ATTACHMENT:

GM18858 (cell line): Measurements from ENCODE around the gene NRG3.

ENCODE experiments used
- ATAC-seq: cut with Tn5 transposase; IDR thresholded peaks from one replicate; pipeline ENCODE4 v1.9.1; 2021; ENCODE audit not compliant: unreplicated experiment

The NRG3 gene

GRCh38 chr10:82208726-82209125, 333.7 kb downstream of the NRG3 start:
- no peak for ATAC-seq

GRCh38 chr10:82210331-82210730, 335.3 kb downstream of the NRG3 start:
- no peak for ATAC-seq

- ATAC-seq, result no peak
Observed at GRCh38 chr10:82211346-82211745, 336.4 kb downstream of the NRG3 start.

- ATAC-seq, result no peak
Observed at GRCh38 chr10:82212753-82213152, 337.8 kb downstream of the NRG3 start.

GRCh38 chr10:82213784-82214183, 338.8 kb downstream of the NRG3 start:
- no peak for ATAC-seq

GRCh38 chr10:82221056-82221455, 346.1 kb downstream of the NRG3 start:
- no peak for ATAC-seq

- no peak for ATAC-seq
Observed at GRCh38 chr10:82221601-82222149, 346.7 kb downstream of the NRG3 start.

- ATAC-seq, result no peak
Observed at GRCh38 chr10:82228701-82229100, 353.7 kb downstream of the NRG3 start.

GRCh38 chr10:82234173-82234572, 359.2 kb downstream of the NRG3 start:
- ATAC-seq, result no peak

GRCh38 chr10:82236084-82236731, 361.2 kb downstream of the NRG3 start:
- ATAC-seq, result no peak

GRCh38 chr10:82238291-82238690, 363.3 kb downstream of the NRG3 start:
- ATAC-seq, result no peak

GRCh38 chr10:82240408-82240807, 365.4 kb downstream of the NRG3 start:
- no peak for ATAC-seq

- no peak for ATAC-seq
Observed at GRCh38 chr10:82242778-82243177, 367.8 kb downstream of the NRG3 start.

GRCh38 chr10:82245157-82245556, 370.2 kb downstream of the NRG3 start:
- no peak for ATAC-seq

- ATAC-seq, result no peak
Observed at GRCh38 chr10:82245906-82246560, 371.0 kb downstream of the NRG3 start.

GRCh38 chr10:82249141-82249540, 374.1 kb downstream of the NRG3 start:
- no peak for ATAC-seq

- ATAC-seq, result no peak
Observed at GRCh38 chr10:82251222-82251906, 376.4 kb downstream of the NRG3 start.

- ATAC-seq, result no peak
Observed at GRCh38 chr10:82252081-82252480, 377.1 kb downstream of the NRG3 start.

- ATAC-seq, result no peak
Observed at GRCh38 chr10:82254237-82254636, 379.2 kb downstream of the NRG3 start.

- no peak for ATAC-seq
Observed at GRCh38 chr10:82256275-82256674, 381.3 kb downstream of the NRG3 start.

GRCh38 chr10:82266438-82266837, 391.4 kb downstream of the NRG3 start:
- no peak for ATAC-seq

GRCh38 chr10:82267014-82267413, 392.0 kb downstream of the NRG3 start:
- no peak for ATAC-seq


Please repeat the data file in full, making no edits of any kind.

GM18858 (cell line): Measurements from ENCODE around the gene NRG3.

ENCODE experiments used
- ATAC-seq: cut with Tn5 transposase; IDR thresholded peaks from one replicate; pipeline ENCODE4 v1.9.1; 2021; ENCODE audit not compliant: unreplicated experiment

The NRG3 gene

GRCh38 chr10:82208726-82209125, 333.7 kb downstream of the NRG3 start:
- no peak for ATAC-seq

GRCh38 chr10:82210331-82210730, 335.3 kb downstream of the NRG3 start:
- no peak for ATAC-seq

- ATAC-seq, result no peak
Observed at GRCh38 chr10:82211346-82211745, 336.4 kb downstream of the NRG3 start.

- ATAC-seq, result no peak
Observed at GRCh38 chr10:82212753-82213152, 337.8 kb downstream of the NRG3 start.

GRCh38 chr10:82213784-82214183, 338.8 kb downstream of the NRG3 start:
- no peak for ATAC-seq

GRCh38 chr10:82221056-82221455, 346.1 kb downstream of the NRG3 start:
- no peak for ATAC-seq

- no peak for ATAC-seq
Observed at GRCh38 chr10:82221601-82222149, 346.7 kb downstream of the NRG3 start.

- ATAC-seq, result no peak
Observed at GRCh38 chr10:82228701-82229100, 353.7 kb downstream of the NRG3 start.

GRCh38 chr10:82234173-82234572, 359.2 kb downstream of the NRG3 start:
- ATAC-seq, result no peak

GRCh38 chr10:82236084-82236731, 361.2 kb downstream of the NRG3 start:
- ATAC-seq, result no peak

GRCh38 chr10:82238291-82238690, 363.3 kb downstream of the NRG3 start:
- ATAC-seq, result no peak

GRCh38 chr10:82240408-82240807, 365.4 kb downstream of the NRG3 start:
- no peak for ATAC-seq

- no peak for ATAC-seq
Observed at GRCh38 chr10:82242778-82243177, 367.8 kb downstream of the NRG3 start.

GRCh38 chr10:82245157-82245556, 370.2 kb downstream of the NRG3 start:
- no peak for ATAC-seq

- ATAC-seq, result no peak
Observed at GRCh38 chr10:82245906-82246560, 371.0 kb downstream of the NRG3 start.

GRCh38 chr10:82249141-82249540, 374.1 kb downstream of the NRG3 start:
- no peak for ATAC-seq

- ATAC-seq, result no peak
Observed at GRCh38 chr10:82251222-82251906, 376.4 kb downstream of the NRG3 start.

- ATAC-seq, result no peak
Observed at GRCh38 chr10:82252081-82252480, 377.1 kb downstream of the NRG3 start.

- ATAC-seq, result no peak
Observed at GRCh38 chr10:82254237-82254636, 379.2 kb downstream of the NRG3 start.

- no peak for ATAC-seq
Observed at GRCh38 chr10:82256275-82256674, 381.3 kb downstream of the NRG3 start.

GRCh38 chr10:82266438-82266837, 391.4 kb downstream of the NRG3 start:
- no peak for ATAC-seq

GRCh38 chr10:82267014-82267413, 392.0 kb downstream of the NRG3 start:
- no peak for ATAC-seq